The $7.2 billion has begun to address some of these failings. It has been used to provide a fiber-optic network in rural Maine, get high-speed wireless through tribal lands in Oklahoma, and set up public computer centers in cities like Chicago and Baltimore. And, for the first time, thanks to stimulus-funded mapping, we will have statistics relating to the places that lack broadband.
But the problem is that $7.2 billion is nowhere near enough to re-pave the information superhighway. Experts estimate that in order to match what say, Sweden or land-rich Australia, have done for broadband implementation, we would have to spend upwards of $30 billion. In 2009, a FCC task force projected that it would take a whopping $350 billion (from a variety of public and private sources) to connect every American with the highest grade of broadband. The FCC wants at least $16 billion to implement just the primary proposals of the NBP.
Even if the FCC is able to obtain these funds, it faces additional hurdles: getting people to see the importance of its projects and getting them to actually use the technology. Over half of Americans (53 percent) do not think the government should prioritize affordable broadband access, according to the Pew Internet and American Life Project. And, according to a Commerce Department report, almost half of those without Internet at home report they “don’t need it” or are “not interested”; cost and availability were only minor concerns. (“Never saw the need,” as my father said.) Ask Blair Levin, executive director of the NBP, what he would have done differently and he points to public education: “I don’t think we explained well why this was really important.”
Sadly, he might have missed his chance. In April, the FCC was scolded by a federal court for overstepping its bounds, leading some to conclude that it will need congressional approval to do much of anything, a prospect that is increasingly unlikely now that Republicans—many of whom are hostile to the FCC’s proposals—control the House. Last month, Oregon Representative Greg Walden, an outspoken FCC critic, was selected to head the House Communications Subcommittee.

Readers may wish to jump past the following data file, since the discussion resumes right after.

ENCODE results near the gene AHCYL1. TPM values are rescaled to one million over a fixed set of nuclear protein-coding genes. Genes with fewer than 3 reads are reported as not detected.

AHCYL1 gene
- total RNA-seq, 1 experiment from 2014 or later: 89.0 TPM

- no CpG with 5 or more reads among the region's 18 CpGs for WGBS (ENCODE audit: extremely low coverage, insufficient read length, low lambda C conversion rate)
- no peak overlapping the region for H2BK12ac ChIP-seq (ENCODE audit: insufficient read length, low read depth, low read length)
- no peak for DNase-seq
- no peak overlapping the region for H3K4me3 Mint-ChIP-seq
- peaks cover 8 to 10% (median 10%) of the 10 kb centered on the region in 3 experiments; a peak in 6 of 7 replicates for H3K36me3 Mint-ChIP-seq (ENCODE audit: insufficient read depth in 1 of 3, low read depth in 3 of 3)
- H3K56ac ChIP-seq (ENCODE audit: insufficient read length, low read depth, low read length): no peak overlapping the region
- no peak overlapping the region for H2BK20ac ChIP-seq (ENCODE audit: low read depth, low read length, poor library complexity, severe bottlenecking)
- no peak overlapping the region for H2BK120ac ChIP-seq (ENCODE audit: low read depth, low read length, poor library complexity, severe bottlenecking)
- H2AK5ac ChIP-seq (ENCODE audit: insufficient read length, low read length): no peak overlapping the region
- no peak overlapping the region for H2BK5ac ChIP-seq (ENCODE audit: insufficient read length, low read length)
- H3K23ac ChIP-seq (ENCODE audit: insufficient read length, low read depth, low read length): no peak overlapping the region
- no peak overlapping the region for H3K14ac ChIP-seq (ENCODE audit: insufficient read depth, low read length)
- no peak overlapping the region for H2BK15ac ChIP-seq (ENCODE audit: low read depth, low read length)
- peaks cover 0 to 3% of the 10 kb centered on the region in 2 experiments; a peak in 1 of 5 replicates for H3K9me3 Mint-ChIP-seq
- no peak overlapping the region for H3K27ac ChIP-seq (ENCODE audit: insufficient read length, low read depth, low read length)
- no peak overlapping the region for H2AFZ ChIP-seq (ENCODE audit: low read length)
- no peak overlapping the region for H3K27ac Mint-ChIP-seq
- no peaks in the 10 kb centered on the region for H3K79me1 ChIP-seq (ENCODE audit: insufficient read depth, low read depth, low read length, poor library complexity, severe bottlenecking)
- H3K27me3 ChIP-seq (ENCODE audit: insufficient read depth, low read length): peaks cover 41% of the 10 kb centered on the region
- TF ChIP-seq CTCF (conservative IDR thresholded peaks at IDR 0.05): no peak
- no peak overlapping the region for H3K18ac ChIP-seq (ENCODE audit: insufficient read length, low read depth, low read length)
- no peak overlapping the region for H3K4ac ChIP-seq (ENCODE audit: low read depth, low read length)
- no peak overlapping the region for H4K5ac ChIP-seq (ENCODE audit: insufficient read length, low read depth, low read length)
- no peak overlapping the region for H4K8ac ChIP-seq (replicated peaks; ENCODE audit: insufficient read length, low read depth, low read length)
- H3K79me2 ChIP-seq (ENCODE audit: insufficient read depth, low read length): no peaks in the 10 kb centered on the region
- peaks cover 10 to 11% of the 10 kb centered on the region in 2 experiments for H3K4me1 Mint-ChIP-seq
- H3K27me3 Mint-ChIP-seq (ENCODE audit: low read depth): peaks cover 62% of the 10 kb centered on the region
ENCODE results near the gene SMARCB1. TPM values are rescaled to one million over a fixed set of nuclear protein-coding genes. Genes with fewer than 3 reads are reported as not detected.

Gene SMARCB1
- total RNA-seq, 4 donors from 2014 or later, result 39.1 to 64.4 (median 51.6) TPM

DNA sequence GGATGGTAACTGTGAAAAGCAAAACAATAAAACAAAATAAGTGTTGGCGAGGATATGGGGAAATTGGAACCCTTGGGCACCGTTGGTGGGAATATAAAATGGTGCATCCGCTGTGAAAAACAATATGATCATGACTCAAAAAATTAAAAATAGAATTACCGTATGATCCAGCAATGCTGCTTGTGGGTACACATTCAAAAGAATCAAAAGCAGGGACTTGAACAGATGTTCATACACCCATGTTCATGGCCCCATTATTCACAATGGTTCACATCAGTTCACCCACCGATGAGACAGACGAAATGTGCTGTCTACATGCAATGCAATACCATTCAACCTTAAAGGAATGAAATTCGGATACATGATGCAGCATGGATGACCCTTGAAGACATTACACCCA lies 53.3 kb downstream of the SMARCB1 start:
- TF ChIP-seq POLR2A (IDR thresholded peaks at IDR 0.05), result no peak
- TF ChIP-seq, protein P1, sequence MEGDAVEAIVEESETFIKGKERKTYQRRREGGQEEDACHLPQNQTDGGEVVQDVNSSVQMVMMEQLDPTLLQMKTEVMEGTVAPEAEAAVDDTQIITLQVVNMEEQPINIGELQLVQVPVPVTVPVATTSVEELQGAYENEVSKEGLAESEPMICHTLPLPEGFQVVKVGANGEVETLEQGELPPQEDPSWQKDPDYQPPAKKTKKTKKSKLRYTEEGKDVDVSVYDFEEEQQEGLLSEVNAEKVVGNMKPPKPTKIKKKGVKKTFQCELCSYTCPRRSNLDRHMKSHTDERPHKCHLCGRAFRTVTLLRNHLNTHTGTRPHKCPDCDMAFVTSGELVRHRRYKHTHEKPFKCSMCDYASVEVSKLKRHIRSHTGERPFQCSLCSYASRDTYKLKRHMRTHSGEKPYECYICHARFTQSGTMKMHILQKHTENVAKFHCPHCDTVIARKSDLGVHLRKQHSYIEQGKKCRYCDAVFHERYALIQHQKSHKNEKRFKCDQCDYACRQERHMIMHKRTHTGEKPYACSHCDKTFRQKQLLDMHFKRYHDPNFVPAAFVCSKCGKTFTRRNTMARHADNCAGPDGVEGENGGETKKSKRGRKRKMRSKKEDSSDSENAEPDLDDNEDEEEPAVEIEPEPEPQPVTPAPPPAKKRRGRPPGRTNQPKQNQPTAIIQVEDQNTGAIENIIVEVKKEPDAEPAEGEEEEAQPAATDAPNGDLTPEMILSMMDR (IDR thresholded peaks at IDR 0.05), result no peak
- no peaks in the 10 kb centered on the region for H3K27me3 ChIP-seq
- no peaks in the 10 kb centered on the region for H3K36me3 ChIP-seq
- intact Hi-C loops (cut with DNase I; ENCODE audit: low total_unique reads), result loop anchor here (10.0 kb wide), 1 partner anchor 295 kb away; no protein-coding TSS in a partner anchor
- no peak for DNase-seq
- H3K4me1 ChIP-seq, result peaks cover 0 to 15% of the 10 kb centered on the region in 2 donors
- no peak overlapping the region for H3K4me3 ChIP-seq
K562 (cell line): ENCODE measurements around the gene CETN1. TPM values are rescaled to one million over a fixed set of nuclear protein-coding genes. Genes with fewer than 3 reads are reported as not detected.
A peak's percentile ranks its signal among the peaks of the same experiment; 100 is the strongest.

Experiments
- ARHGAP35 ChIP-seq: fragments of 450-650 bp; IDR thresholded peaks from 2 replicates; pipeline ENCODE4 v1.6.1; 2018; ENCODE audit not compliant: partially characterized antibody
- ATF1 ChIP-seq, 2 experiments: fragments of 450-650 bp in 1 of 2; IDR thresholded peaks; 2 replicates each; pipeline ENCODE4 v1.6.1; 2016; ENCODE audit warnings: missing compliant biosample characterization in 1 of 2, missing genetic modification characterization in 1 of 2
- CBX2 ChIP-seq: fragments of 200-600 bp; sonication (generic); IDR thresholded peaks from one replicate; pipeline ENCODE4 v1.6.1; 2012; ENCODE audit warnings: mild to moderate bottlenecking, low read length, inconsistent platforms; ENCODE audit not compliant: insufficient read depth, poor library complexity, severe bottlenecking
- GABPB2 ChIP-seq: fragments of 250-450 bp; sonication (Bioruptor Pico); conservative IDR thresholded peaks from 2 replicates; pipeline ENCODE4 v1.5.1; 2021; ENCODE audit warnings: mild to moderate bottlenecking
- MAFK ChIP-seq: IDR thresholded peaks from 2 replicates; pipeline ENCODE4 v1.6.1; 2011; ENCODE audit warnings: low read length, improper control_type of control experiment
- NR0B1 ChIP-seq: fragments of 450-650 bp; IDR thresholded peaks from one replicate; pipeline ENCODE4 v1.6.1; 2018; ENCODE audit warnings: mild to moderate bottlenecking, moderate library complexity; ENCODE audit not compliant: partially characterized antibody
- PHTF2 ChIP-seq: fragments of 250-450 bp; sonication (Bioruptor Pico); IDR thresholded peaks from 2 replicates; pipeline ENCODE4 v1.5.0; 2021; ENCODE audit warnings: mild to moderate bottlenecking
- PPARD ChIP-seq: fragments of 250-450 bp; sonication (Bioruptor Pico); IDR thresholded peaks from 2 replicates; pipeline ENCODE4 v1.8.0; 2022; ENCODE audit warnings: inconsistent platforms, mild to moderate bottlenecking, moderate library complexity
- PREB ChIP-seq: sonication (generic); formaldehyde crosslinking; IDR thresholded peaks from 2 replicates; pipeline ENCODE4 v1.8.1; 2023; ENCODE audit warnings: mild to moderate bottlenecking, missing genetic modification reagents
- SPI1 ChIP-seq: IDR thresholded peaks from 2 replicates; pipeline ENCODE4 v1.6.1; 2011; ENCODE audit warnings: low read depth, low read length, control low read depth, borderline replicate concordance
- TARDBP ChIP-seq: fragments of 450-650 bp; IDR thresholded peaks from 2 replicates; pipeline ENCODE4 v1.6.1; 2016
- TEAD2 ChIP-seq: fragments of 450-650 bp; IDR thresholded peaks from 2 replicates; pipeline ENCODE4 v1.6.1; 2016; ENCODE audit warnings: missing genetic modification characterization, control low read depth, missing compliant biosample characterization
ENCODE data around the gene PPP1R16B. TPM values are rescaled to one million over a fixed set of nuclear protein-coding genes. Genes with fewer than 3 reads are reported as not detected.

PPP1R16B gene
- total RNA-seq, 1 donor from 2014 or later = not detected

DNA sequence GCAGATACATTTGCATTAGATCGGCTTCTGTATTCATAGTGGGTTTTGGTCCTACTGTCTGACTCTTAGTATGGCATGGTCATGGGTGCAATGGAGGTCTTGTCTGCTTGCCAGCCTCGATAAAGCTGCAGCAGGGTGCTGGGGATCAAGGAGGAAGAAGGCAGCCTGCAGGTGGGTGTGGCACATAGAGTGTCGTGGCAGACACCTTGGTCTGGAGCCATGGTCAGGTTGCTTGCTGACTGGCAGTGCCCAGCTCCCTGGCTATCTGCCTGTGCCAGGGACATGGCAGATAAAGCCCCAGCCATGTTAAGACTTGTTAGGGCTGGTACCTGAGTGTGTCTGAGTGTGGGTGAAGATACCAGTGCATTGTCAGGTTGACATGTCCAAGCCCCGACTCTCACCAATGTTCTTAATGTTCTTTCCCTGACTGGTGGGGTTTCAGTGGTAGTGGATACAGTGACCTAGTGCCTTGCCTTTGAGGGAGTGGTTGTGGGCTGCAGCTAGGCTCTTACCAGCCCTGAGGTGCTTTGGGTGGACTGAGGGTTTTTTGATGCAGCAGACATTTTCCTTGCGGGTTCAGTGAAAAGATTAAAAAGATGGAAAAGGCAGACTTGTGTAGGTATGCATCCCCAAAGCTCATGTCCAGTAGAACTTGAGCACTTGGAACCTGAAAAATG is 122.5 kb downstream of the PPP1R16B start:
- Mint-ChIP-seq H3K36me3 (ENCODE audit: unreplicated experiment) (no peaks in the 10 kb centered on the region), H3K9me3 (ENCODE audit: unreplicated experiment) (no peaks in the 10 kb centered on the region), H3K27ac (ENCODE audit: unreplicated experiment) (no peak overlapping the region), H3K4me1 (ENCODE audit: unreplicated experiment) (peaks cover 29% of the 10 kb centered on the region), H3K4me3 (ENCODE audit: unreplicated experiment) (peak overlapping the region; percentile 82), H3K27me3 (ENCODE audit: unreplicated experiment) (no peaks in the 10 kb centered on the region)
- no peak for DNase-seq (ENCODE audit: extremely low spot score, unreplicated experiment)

Achieving better Internet access will not be easy, but widespread broadband access is essential. For every person like my father who has opted out of the Internet revolution, there are communities of people who are scrambling to catch up. Last November, I visited such a place: the Sandy Run School in Calhoun County, South Carolina, where more than half the students lack home Internet access. In 2009, to ensure that their students gain some digital skills, the K-8 school received 200 laptops from a statewide program that serves the state’s neediest schools.
In one classroom at Sandy Run, third-graders navigated to an online article titled “Time Really is Money.” I sat and watched as the page loaded at a painfully slow pace, with some laptops failing to connect at all, and the kids growing increasingly antsy around me. The culprit appeared to be the unreliable wireless that Sandy Run shares with the neighboring high school. These students—the beneficiaries of a special program that provides them with the latest hardware—are better off than many, but they still suffer because of a fundamental infrastructure flaw. “Be patient,” the teacher told the class. “Sometimes it moves faster than others.” We, on the other hand, might do better to heed the message of the children’s assignment when it comes to high-speed Internet access: Time is money, and we don’t have any to spare.
Tiffany Stanley is a reporter-researcher at The New Republic.